3) Lady’s Thumb (E): Lady’s thumb has a long leaf with a pointed tip. To identify it, it has very small pink clustered seeds and the leaf, if you look closely, has a darker green mark on it almost like a lady’s thumb print! It is mucilaginous which means that it has a gelatinous quality that prevents it from burning in the sun. It is a great source of potassium, iron and niacin.

4) Honewort (E): It can be identified because it has stems of three and leaves of three. You can pick it, dry it, and use it like chervil. It has flavors of parsley, carrot top, or chervil. 

5) Mugwort (Magical): This can be used for people to remember their dreams. You take the mug wart, rub it up in your hands, and put it next to your pillow. It contains small amounts of thujone (or the chemical found in absinthe). It smells great, almost like a poultry spice. In asia it is used to season goose. Two ways to identify it are to look underneath for a white color, or to rub it and smell. Women use this leaf to make tea to treat PMS. 

6) Sassafras (E,Med): Sassafras is amazing. It requires a ton of light to grow and drops its seed close to the parent plant so you can see groups of it. The leaves come in a few different shapes, a trident, dinosaur foot, flame, or average leaf shape. It is dried and ground to be used as a thickener for gumbo and the native americans would use it as a liver tonic in the spring after they sustained themselves on salted fish and meats throughout the winter. It has a bubble gum orangey flavor. You can pull out the root and expose the inner white bark which is full of safrole, the main ingredient of root beer. You take the root, cut about a three inch piece, and steep it in boiling water for 20-25 minutes. It smells EXACTLY like root beer! 

7) Wine Berry (E): These berries are sweet and tart and have long sticky stems. The underside is a different color than the top leaf.

8) Plantain Weed (E): This plant is also known as the white mans footprint because when the white man was in America in the 1500’s their horses would create muddy tracks in the soil where the plant would grow. They have unique parallel veins and can be identified because all of the leaves grow out of the same place. The stalk can be used as a digestive and the leaves contain allantoin which promotes skin healing. It also helps take the itch away from mosquito bites and seriously works if you just rub it on your skin or put it on and adhere with a bandage.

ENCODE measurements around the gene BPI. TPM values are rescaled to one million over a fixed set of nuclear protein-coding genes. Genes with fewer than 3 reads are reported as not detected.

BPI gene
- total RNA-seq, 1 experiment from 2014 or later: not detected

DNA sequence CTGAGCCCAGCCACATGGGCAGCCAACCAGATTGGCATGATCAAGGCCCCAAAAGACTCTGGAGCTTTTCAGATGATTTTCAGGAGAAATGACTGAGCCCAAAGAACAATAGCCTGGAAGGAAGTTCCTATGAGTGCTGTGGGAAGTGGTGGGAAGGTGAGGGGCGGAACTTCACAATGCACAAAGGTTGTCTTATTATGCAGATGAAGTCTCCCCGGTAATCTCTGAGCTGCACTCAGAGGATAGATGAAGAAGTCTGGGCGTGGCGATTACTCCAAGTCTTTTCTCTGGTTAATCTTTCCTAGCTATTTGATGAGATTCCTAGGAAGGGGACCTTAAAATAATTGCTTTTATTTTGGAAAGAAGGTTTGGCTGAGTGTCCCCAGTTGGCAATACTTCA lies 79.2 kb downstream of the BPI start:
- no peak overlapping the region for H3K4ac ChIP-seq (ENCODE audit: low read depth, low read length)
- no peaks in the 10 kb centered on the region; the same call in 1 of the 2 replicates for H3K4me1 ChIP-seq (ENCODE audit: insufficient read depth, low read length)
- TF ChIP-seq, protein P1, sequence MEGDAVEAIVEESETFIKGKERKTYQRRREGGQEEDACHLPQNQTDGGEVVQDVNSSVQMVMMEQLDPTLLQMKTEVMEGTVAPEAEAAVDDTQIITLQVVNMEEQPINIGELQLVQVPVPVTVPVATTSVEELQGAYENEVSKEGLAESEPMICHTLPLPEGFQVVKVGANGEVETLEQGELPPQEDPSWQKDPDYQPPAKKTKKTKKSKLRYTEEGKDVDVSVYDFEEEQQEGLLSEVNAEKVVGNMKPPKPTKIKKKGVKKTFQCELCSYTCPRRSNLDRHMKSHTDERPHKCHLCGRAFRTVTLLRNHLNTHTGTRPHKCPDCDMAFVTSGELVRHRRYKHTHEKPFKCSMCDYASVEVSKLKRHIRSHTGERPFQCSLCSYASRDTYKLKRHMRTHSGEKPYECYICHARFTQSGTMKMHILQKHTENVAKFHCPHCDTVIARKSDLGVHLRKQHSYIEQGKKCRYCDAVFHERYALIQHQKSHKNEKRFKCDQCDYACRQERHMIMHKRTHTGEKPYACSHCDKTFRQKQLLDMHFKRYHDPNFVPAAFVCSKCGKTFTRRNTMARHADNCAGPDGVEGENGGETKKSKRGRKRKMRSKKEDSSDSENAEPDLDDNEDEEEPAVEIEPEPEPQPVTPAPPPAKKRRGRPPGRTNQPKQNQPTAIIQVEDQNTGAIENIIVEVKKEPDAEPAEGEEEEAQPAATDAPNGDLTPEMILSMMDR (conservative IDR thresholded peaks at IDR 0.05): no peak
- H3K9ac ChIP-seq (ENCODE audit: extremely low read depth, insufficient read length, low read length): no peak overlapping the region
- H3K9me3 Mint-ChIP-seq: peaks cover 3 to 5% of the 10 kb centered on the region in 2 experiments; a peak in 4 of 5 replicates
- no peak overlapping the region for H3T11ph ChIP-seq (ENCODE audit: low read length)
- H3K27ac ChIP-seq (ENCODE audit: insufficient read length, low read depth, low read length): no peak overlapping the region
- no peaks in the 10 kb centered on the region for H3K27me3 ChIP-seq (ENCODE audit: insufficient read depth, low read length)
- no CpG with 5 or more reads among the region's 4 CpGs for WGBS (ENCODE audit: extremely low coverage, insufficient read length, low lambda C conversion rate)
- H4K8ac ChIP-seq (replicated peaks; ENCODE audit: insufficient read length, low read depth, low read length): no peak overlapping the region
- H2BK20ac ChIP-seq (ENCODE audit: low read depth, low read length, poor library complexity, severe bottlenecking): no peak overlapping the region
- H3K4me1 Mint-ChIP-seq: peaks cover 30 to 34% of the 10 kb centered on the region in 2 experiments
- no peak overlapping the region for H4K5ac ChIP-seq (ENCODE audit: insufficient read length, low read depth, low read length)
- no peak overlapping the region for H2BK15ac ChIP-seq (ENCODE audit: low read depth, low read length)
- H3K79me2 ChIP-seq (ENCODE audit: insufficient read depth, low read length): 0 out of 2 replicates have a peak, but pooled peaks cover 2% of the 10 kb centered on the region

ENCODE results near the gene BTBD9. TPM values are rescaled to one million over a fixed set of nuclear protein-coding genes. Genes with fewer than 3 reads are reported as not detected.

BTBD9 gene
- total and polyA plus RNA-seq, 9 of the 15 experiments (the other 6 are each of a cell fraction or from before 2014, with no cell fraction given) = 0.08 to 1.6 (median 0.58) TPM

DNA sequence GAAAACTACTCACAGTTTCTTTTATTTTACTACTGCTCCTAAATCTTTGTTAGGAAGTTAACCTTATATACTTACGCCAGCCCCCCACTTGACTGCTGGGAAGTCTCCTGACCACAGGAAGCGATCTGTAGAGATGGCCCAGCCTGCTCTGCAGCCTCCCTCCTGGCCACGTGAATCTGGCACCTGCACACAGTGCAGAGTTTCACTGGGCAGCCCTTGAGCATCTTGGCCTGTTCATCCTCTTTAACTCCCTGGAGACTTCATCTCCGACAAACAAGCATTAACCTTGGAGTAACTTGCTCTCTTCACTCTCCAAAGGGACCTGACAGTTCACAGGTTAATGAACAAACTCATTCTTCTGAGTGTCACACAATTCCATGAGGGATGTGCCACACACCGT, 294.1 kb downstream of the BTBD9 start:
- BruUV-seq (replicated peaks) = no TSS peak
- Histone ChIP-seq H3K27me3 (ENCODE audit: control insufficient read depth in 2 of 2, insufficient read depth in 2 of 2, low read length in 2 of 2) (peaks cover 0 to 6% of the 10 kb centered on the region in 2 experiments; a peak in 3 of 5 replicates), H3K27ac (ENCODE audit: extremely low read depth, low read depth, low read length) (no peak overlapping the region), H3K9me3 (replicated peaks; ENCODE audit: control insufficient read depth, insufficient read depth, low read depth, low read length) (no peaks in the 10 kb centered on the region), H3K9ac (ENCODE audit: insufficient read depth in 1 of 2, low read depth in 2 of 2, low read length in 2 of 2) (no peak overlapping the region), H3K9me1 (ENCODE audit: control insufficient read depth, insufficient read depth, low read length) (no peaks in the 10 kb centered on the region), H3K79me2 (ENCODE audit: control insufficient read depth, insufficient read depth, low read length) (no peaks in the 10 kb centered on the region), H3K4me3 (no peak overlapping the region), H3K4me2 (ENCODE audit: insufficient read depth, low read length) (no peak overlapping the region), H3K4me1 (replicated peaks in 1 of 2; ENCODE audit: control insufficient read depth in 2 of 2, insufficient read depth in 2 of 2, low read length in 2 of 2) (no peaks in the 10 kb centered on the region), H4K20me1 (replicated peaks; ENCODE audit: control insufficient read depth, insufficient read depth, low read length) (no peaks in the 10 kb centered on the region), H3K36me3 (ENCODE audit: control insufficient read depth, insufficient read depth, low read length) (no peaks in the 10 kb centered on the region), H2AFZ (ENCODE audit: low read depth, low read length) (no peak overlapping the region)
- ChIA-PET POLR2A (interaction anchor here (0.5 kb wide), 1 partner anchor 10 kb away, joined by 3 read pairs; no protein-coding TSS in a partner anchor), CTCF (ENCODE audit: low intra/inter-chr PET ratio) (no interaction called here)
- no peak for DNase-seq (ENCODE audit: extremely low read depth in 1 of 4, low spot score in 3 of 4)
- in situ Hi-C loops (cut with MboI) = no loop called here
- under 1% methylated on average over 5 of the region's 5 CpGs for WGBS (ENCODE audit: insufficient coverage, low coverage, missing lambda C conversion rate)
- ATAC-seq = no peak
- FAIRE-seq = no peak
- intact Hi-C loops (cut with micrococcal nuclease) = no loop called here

9) Burdock (not edible): this is the plant that inspired velcro- it sticks to EVERYTHING! 

It was an incredible day and I learned SO MUCH! Stay tuned for some more wild edibles this week! Thanks Loomstate!

Share

How to Store Your Vegetables Without Waste

I used to bring produce home from the market and throw it in my refrigerator unwashed. Unfortunately, after one day, ready to eat a salad, I would pull my lettuce, kale, or spinach out and it would be wilted and crunch-less. The technique I am about to show you keeps my leafy greens fresh and crunchy longer than any other storage method I have tried and it is completely waste free!

Step 1: Wash your greens and leave them to dry in a colander 
Step 2: Lay out a cotton/linen napkin and put your greens in the bottom right corner
Step 3: Fold the bottom right corner of the napkin and tuck the greens in
Step 4: Begin to roll the greens towards the top right corner
Step 5: Roll until you meet the top left corner of the napkin and put the corner on top
Step 6: take the two outer edges and bring to the center
Step 7: Knot the outer edges of the napkin and pull tight and you are done!
Storage Option 1: Store on your shelf in the refrigerator
Storage Option 2: Store in your humidity controlled crisper drawer

Share

A Week of Organic Food for Under $40.00

I have made a decision to only bring Organic, fresh food products into my home to decrease the amount of synthetic pesticides and herbicides and plastic I am exposed to in my daily life. Many people get the impression that comes with a very high price tag, especially in New York City. However, with some preparation, some kitchen staples, a good market, and a little bit of effort you can easily feed yourself for the week without draining your bank account.

**Please note, I am a vegetarian which cuts my grocery costs exponentially**

Here is what I recommend as Kitchen staples:

  • Bulk Brown Rice. There are lots of different shapes and sizes, I like short grain sweet
  • Bulk Quinoa 
  • Bulk Beans: black beans are my favorite
  • Olive Oil 
  • Apple Cider Vinegar 
  • Salt (I buy this in bulk too)
  • Pepper (I buy this in bulk and put it in a grinder)
  • Eggs – good protein, perfect for breakfast!

Kitchen Luxuries (but staples for my home):

  • Bulk Coffee- I love Equal Exchange
  • Bulk Tea- I use chamomile
  • Bulk Sugar
  • Honey- while not necessary, I think it adds something extra special to salad dressing

This is what I bought this week:

  • Kale– Lacinato
  • Kale– Green
  • Spinach
  • Mushrooms
  • Avocados (3) 
  • Carrots 
  • Tomatoes 
  • Green Beans
  • Apples
  • Bananas 
  • Grapes
  • Ginger
  • Dried Cranberries 
  • Almod Butter 
  • Bread
  • Garlic (left over from my dad’s house!) 

Watch throughout the week as I transform these ingredients into my daily meals!

***Note: I saved $3.53 because of a student discount that the store I shop at offers***

Share